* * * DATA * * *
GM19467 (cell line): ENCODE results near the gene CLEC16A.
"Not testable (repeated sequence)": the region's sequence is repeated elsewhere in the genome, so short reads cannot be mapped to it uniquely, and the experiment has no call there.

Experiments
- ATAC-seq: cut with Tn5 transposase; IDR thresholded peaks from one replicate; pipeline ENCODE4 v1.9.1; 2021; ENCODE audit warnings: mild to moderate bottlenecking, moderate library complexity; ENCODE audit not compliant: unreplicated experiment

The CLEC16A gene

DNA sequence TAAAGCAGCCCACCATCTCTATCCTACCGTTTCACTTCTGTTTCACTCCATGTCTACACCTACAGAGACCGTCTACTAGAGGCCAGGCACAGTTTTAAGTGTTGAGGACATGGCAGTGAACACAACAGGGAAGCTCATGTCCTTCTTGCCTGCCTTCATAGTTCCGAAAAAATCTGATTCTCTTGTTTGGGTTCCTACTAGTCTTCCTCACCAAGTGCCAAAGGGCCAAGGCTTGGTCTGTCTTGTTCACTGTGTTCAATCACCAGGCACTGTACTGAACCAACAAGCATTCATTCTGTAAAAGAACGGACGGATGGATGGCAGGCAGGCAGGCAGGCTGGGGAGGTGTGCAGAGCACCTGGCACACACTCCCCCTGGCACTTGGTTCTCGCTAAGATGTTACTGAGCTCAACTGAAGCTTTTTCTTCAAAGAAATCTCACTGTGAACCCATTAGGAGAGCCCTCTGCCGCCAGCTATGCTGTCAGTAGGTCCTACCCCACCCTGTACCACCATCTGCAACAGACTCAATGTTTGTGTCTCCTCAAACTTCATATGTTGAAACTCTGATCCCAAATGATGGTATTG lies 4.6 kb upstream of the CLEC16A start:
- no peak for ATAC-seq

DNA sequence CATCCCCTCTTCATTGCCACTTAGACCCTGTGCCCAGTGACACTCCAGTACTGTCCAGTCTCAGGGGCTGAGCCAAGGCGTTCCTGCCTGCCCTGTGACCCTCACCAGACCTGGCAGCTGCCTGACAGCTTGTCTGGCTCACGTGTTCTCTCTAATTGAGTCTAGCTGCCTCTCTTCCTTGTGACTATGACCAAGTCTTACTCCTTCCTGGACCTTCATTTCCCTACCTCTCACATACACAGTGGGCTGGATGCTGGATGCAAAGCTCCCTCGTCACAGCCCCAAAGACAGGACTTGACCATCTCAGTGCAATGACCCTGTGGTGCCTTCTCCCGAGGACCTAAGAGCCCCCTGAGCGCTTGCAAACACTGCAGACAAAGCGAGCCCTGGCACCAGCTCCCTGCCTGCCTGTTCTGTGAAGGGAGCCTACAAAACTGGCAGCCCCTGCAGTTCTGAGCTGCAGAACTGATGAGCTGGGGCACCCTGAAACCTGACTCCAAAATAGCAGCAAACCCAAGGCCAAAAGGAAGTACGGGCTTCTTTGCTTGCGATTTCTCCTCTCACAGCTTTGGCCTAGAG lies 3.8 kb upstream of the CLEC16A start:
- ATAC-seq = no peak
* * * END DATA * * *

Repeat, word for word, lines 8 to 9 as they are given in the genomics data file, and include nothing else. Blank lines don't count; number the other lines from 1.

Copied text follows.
DNA sequence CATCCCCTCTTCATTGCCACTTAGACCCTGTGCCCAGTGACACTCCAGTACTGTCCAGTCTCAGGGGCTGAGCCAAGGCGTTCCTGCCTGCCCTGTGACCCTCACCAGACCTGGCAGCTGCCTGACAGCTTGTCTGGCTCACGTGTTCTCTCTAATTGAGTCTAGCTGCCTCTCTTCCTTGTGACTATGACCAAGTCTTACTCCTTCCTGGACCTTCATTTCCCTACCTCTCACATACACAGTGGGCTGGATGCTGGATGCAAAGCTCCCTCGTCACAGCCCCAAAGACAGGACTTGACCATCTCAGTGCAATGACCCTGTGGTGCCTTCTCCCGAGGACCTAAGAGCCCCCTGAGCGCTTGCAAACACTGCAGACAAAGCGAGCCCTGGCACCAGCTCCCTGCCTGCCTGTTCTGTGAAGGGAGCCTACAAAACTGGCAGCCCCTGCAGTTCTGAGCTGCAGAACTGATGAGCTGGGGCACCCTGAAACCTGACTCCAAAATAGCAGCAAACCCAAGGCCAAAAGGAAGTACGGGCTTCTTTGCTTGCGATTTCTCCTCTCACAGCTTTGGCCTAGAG lies 3.8 kb upstream of the CLEC16A start:
- ATAC-seq = no peak